The only result of this scenario is that no performances will ever happen, as nobody has any reason to perform.
When applied to the specific scenario of sex, we have even more problems. We are ignoring that this app is now potentially enabling / soliciting prostitution, and we will continue with the idea that one party is consenting to perform for another (despite how demeaning that is, and despite how many people believe that's how sex works).
Since sexual consent is an active process, the app can be used at any time to modify the parameters of the performance (consent to something more or revoke consent). This opens up more attack vectors: Deny the user access to the app, and you can continue doing something they no longer consent to. Technical means for addressing this problem (dead-man's switch in the app) do not prevent this violation of consent from happening (though may prevent it from continuing in perpetuity).
The dead-man's switch opens up more problems:
- A user temporarily and innocently loses access to the app. Now the app thinks the user is being assaulted. Any automated remedies (dispatching a security force) would lead to both hilarious and tragic consequences.
- A user intentionally fails a security check-in. They now have leverage for a breach-of-contract from the other user.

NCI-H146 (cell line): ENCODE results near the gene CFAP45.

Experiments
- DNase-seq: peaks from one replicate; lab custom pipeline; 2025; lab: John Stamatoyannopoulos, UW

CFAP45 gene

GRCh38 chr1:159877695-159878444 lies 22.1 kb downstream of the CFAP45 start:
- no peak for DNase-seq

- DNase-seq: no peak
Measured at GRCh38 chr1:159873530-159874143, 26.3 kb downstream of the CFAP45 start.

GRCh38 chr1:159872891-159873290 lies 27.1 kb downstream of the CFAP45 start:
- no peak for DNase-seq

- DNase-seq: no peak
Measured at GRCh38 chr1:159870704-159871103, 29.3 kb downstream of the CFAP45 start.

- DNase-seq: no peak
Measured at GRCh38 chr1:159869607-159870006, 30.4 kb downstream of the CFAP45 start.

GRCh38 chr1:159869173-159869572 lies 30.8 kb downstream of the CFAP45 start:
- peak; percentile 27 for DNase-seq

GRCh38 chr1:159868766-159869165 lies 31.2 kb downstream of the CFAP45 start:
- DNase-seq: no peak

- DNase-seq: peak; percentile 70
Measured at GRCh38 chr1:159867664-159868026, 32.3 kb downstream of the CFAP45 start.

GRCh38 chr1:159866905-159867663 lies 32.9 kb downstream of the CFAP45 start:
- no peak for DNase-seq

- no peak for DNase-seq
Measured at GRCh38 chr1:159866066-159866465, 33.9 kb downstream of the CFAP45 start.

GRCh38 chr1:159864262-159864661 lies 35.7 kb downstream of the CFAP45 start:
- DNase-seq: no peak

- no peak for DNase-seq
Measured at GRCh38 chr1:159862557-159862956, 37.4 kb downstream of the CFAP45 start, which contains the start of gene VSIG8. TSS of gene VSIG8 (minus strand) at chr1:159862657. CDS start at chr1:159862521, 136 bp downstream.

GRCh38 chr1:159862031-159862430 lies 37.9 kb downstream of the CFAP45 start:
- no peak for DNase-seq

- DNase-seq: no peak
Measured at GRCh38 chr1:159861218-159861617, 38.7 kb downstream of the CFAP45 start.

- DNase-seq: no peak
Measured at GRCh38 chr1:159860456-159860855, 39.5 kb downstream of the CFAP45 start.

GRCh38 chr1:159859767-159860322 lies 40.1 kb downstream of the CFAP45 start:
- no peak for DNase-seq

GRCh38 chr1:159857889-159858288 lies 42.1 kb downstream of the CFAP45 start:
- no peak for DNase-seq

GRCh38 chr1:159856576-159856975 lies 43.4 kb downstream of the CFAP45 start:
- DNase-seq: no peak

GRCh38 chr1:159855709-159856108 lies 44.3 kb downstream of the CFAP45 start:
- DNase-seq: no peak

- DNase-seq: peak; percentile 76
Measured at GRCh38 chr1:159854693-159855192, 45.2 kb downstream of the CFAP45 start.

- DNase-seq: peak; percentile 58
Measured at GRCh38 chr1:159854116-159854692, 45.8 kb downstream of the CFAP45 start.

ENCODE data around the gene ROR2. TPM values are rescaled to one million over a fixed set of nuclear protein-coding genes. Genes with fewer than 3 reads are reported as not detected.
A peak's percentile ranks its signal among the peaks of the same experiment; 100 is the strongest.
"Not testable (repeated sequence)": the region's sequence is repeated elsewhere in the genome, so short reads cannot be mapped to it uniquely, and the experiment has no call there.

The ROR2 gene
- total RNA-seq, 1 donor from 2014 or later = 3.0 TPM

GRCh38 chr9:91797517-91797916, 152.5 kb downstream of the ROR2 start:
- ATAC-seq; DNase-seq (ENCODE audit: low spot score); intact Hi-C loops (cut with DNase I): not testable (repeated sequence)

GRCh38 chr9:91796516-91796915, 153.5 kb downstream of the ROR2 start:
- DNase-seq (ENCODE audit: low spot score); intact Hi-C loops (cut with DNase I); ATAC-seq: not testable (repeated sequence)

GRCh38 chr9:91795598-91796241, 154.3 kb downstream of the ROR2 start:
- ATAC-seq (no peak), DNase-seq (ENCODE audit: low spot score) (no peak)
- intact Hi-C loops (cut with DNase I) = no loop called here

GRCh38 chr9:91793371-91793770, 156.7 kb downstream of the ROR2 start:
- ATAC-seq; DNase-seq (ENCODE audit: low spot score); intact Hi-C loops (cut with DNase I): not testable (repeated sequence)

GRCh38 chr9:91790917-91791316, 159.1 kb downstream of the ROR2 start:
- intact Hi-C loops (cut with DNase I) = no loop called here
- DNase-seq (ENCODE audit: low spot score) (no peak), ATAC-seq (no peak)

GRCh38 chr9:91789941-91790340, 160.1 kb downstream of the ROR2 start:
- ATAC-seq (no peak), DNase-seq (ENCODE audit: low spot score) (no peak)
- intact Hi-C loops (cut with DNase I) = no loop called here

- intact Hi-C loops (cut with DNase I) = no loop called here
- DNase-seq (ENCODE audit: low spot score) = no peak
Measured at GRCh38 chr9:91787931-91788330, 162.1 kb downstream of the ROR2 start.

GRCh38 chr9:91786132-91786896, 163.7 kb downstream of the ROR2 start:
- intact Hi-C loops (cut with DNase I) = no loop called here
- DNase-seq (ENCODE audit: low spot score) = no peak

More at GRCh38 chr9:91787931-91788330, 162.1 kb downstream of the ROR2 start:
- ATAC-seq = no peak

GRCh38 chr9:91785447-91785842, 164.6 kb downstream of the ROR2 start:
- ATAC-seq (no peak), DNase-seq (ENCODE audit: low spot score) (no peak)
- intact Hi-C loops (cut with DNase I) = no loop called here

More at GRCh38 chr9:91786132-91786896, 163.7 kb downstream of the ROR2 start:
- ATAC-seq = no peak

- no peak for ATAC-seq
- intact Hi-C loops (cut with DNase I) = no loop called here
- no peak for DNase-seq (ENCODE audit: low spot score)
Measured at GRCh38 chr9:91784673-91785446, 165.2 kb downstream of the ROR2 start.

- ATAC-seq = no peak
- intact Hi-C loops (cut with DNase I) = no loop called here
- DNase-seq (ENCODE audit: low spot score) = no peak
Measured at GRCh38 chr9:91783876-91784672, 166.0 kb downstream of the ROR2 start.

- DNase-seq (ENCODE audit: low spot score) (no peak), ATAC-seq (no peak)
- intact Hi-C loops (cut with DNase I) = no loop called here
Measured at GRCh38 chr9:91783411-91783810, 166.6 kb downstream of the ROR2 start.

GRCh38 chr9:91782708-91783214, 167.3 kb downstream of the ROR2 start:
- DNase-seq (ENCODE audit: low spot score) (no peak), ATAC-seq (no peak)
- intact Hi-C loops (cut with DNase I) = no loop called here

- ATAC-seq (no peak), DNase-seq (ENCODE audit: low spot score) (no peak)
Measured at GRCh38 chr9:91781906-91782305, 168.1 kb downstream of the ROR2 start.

The fluid nature of sexual consent also opens up another vector for "breach of contract": User revokes consent after doing something, then claims it happened after they revoked consent, even if it happened before consent was revoked. There's evidence it happened, but the app thinks it was both consented to and later not consented to. The app does not know when the act occurred, and so cannot help to resolve the issue. Technical solutions for this would be amusing, but not useful.
The app complicates the encounter while creating more risk for someone who worries that their consent will be violated. Since, presently, women are more afraid of sexual assault by men than men are from women, this app will never be used by them. So, it means any man interested in having sex with a woman will not be able to use the app.